NRL News

Jahi McMath Was Not Brain Dead

by | May 4, 2021

By Wesley J. Smith

Readers may recall the sad case of Jahi McMath out of Oakland, Calif. In 2013, Jahi experienced a severe bleeding event after throat surgery and a subsequent cardiac arrest. She was successfully resuscitated, but her brain was catastrophically injured from loss of oxygen. Doctors at Oakland Children’s Hospital declared her brain dead and announced plans to remove Jahi from life support.

Not so fast. Jahi’s mother, Latasha “Nailah” Winkfield, did not believe her baby was dead. She sued to keep her daughter’s life support maintained. It made national headlines. Eventually, a deal was worked out in which California issued a death certificate and Jahi was transferred to her mother’s care still attached to life support. Nailah moved Jahi to New Jersey that permits a religious exemption from brain death, insisting that her daughter was severely disabled, but alive.

I initially supported the brain-death declaration, but changed my mind over time when Jahi’s body did not begin to breakdown, as almost always happens in brain-death cases. Moreover and far more importantly, the noted neurologist Alan Shewmon reviewed the tapes of her seeming responsiveness and opined that while she met the criteria for brain death at the time, he believed she wasn’t any longer. He stated under penalty of perjury that she was not dead, but severely disabled. (Shewmon does not believe that brain death is a legitimate diagnosis.) I wrote about these twists in Jahi’s story repeatedly.

Well, it now turns out that Nailah and Shewmon had it right. An article detailing the results of examination of Jahi’s brain by another neurologist, published in the respected Journal of Neurosurgical Sciences, explains precisely why she was not really brain dead. meaning, she was not dead at all. Rather, the doctor opines that she experience a severe cognitive disability of a kind not  observed heretofore. From, “Jahi McMath: A New State of Disorder of Consciousness”:

BD  has been characterized by the loss of all HRV [Heart Rate Variability]  power. On the contrary, all HRV bands, BD were preserved in this patient, demonstrating preservation of autonomic function. Moreover, autonomic reactivity to “mother talks” stimulation demonstrated remaining function at different levels of the central autonomic system. These results support Dr. Shewmon’s analysis of Jahi McMath’s videos, who emphasized that her movements reflected responses to her mother. . . .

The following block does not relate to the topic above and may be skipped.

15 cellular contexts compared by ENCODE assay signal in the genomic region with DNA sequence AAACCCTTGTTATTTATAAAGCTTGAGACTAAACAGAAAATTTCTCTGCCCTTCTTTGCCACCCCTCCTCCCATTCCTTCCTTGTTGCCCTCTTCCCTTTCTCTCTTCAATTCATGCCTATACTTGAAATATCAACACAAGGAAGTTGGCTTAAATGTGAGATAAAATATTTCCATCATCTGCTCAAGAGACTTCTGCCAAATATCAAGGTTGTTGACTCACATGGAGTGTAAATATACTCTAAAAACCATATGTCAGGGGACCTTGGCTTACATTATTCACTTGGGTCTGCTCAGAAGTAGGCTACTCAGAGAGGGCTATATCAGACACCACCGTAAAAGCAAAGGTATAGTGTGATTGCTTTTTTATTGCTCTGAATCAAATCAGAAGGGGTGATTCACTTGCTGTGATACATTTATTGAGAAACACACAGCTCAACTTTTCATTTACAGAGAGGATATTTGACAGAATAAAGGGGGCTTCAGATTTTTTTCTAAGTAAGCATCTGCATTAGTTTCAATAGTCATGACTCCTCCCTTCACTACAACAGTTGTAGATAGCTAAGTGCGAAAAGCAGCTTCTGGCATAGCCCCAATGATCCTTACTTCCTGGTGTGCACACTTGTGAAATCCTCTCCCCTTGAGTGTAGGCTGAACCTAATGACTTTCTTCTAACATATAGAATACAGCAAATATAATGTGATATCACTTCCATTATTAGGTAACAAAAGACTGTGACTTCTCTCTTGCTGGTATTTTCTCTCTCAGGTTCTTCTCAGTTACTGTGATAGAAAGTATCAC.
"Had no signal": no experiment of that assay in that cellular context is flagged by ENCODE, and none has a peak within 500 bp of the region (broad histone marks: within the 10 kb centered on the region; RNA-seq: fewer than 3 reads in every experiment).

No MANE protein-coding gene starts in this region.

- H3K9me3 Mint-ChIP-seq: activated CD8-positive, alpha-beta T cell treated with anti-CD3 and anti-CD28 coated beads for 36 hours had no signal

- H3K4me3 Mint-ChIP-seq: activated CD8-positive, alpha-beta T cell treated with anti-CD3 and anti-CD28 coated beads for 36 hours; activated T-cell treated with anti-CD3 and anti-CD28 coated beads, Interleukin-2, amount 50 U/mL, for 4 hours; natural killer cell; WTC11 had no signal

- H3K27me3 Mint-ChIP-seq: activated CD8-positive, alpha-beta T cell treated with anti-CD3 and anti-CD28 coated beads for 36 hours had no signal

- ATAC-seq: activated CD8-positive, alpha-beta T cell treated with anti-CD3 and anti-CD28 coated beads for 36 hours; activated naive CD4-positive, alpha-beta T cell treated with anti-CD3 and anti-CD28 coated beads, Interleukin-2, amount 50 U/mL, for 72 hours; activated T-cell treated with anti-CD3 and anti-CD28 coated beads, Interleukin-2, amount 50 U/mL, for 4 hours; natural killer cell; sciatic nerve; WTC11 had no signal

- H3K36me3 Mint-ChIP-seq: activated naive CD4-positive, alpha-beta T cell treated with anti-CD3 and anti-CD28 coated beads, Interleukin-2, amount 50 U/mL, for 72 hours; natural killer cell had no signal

Jahi McMath was a rare and argumentative case. The concept of BD is not denied with the discussion of this case but brings back the debate of using or not ancillary tests in BD confirmation.

In conclusion, Jahi was in a new state of disorder of consciousness, non-previously described, that I have termed as a “responsive unawake syndrome.”

So much for the arrogance of, “The mother just can’t accept reality,” or, “She is in it for the money,” disdain that was thrown at Nailah constantly by people who loathed her for fighting for Jahi’s life. Perhaps one lesson in this tragedy is that doctors should be less dismissive of loved ones’ perspectives in cases like Jahi’s (and Terri Schiavo’s, among others).

On a personal note: I had the great honor of visiting Nailah and Jahi in New Jersey, a visit arranged by Terri Schiavo’s brother, Bobby Schindler, who, almost alone in the world, stood courageously in solidarity with Nailah during the entire ordeal. For what it is worth, I found her to be a mother who was very aware of her circumstances and fighting fiercely for her beloved daughter’s life without ulterior motives.

It was a day I shall never forget. Nailah asked Jahi to touch her right index finger and thumb together. Jahi appeared to be trying to comply — it was hard to say for sure, but her hand began to shake. A few minutes later, I saw her slowly move her thumb and forefinger together and touch them. I nearly jumped out of my shoes, as she complied precisely with what Nailah had asked of her. It is important to note that Jahi’s digits did not “jerk” or “twitch” during the movement, as one would expect from an involuntary action. Rather, it appeared entirely volitional and controlled.

So, I am not surprised that Jahi was not really dead for all those years she lived in New Jersey. I wrote — and still believe — that scientists around the world should want to know more about her case and to further explore the brain-death diagnosis. Hopefully, this article will spark renewed interest. People need to have faith that when a loved one is declared dead, they are really dead.

Post Script: Jahi really died in 2018.

Editor’s note. Wesley’s great columns appear at National Review Online and are reposted with permission.

Categories: Brain Injury